After President Joe Biden’s Supreme Court nominee Ketanji Brown Jackson was unable to define the word “woman” during her confirmation hearing on Tuesday — claiming she is “not a biologist” — USA Today outdid Jackson by arguing that even a “competent biologist” would be unable to “offer a definitive answer either.”
In an essay published in USA Today on Thursday, titled “Marsha Blackburn asked Ketanji Brown Jackson to define ‘woman.’ Science says there’s no simple answer,” USA Today reporter Alia E. Dastagir claimed that even experts in science lack a “sufficient way to clearly define” what a woman is.
“Scientists, gender law scholars and philosophers of biology said Jackson’s response was commendable, though perhaps misleading,” the author writes. “It’s useful, they say, that Jackson suggested science could help answer Blackburn’s question, but they note that a competent biologist would not be able to offer a definitive answer either.”
“Scientists agree there is no sufficient way to clearly define what makes someone a woman, and with billions of women on the planet, there is much variation,” she added.
“Justices sometimes have to make determinations about who is meant by ‘man’ or ‘woman’ … and they may have to acknowledge the reality that sex and gender are not binary. I think Blackburn would prefer a world in which reality was much simpler.” https://t.co/zqxpALqMCm
— Alia E. Dastagir (@alia_e) March 24, 2022
The essay quotes Rebecca Jordan-Young, a self-described “feminist scientist” at Barnard College focusing on “gender, sexuality, class, and race,” who describes the complexity of defining a woman.
“There isn’t one single ‘biological’ answer to the definition of a woman,” she says. “There’s not even a singular biological answer to the question of ‘what is a female.’”
Jordan-Young also insisted that there was no need to “engage” Sen. Blackburn’s questioning, accusing the Tennessee senator of not having done enough for women’s rights.
“When Blackburn and the rest of her caucus support women’s full reproductive justice, when they aggressively try to solve the inequality of investment in girls’ and women’s sports – still true 50 years after Title IX made it illegal – when they take meaningful action on the persistent wage discrimination against women, especially women of color, then maybe it will make sense to engage their questions about who can count as a woman,” Jordan-Young said.
The essay also quotes Harvard scholar Sarah Richardson, who focuses on the history of science and “studies of women, gender, and sexuality,” who agrees that science cannot provide a sound answer to what a woman is.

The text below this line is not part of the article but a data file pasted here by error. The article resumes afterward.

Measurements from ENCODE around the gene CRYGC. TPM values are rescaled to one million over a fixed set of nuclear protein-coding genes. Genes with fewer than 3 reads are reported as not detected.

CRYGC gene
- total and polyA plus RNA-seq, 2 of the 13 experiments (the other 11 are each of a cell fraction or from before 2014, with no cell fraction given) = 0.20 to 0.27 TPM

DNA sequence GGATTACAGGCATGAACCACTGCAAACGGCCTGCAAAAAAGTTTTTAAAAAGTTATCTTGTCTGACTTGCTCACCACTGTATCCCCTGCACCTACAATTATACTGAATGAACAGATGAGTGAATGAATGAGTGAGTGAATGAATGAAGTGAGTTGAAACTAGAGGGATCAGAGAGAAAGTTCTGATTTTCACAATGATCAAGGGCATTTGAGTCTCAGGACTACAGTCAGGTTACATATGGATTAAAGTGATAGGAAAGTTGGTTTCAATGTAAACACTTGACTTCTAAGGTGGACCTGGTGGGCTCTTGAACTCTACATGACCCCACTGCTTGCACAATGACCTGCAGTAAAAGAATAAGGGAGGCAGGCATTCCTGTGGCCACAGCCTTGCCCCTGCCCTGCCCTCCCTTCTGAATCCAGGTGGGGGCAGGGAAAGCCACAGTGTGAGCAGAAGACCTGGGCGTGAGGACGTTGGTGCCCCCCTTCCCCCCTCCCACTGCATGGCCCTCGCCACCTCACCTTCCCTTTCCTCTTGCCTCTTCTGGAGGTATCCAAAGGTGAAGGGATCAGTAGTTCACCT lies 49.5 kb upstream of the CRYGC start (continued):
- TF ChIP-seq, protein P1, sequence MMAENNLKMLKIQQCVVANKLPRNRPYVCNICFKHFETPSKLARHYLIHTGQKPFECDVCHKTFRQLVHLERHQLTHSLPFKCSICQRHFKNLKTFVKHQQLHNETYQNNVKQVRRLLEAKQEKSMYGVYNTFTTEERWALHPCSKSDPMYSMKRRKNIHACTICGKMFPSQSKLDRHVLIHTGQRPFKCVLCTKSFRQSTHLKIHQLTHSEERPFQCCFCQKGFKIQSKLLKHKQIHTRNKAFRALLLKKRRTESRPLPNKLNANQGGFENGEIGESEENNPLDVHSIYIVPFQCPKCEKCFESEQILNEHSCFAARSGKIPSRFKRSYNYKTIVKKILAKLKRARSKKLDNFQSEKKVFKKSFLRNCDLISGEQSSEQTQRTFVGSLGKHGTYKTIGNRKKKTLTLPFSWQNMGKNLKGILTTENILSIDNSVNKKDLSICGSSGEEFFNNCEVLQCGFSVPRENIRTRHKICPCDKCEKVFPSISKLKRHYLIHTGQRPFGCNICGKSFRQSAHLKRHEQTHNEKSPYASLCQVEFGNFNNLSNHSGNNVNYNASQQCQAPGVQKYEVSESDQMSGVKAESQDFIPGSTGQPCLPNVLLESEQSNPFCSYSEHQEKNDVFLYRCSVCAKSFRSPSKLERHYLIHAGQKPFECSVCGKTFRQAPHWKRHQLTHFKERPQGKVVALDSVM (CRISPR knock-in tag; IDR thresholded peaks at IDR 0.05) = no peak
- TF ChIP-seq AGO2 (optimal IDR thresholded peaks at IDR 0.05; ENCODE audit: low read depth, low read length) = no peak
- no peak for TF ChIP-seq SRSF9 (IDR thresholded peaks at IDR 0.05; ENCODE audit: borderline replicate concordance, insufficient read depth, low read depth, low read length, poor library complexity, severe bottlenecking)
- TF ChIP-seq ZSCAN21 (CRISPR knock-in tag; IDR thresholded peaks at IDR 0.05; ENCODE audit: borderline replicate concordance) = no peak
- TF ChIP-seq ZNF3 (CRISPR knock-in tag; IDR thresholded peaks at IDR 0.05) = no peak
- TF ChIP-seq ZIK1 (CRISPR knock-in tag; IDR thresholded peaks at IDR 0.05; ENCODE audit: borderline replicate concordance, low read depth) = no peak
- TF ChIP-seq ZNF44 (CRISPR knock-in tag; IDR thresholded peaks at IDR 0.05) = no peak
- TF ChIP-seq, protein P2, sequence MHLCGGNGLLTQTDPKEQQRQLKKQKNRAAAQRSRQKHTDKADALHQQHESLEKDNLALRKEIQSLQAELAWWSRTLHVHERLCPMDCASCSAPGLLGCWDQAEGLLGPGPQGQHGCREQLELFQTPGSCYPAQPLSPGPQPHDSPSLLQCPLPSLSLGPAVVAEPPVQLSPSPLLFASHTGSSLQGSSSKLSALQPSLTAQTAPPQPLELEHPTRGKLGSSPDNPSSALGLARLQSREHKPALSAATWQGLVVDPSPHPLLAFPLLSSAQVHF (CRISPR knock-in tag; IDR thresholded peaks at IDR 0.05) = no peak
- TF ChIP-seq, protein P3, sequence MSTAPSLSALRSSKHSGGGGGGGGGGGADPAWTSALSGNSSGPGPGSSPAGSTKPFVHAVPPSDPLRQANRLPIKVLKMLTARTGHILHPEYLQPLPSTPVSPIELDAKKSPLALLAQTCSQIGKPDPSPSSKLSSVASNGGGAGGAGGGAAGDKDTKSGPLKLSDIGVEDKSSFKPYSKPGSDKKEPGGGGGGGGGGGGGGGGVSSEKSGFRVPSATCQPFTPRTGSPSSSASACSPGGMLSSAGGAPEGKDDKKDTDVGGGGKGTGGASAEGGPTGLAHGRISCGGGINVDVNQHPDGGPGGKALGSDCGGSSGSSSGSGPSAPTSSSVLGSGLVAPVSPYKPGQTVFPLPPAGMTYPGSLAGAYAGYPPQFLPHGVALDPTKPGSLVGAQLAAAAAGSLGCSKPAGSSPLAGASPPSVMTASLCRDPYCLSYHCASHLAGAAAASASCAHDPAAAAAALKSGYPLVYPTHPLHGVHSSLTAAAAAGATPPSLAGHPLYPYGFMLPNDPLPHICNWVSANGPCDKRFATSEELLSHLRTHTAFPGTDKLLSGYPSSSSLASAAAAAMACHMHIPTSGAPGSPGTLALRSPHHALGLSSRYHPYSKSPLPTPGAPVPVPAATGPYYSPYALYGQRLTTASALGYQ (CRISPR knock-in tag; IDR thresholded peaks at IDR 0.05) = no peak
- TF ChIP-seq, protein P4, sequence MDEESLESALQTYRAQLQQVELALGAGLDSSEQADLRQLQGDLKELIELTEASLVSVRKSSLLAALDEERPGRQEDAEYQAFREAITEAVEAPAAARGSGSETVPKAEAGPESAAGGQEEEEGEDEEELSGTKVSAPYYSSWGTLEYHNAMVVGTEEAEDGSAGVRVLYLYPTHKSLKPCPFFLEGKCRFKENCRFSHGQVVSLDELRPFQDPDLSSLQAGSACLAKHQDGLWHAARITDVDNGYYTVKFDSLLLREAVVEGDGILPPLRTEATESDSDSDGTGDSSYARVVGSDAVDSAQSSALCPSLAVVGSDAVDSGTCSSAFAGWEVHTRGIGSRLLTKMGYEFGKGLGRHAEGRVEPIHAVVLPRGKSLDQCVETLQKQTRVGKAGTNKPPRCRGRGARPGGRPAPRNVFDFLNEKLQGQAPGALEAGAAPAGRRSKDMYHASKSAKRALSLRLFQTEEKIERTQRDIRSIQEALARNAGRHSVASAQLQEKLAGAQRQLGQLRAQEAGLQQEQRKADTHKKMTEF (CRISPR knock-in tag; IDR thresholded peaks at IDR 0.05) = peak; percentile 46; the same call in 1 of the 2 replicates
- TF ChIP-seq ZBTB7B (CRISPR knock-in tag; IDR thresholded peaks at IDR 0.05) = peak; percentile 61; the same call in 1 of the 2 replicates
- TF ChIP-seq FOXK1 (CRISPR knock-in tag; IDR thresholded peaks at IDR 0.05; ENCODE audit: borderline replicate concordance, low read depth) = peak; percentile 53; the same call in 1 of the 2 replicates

“As is so often the case, science cannot settle what are really social questions,” Richardson says. “In any particular case of sex categorization, whether in law or in science, it is necessary to build a definition of sex particular to context.”
Juliet Williams, a professor of gender studies at UCLA, is also quoted as insisting that what a “woman” is has been politically contested for ages while noting the “longstanding view of white supremacy” was responsible for having “denied recognition as women to Black women and women of color” in the past.
Next, the essay highlights trans swimmer Lia Thomas, who has nearly shattered Ivy League records set by women while competing in collegiate athletics as a woman, quoting Wheaton College gender studies professor Kate Mason attacking critics for undermining Thomas’ successes.
“Lots of people are assigned male at birth, have higher testosterone levels … and could never make a Division I swimming team,” Mason said.
“Why do we attribute her current success to her assigned sex, rather than to her long record as an elite swimmer?” she asked.
Admitting the need for a legal sex classification, Mason explained that reality remains complex.
“I do think that judges and justices sometimes have to make determinations about who is meant by ‘man’ or ‘woman’ in written statutes – and they may have to acknowledge the reality that sex and gender are not binary,” she said. “I think Blackburn would prefer a world in which reality was much simpler.”
The essay comes on the heels of Tennessee Sen. Marsha Blackburn (R-TN) asking Jackson if she could provide a definition for the word “woman” in light of recent national debate regarding transgender athletes and men who compete in women’s sports.
Jackson, who was nominated by Biden because she is a black woman, could not answer Blackburn’s question.
Blackburn asked, “Can you provide a definition for the word woman?”
“Can I provide a definition? No, I can’t,” Jackson replied.
“You can’t?” Blackburn again asked. “Not in this context, I’m not a biologist,” Jackson said.
Follow Joshua Klein on Twitter @JoshuaKlein.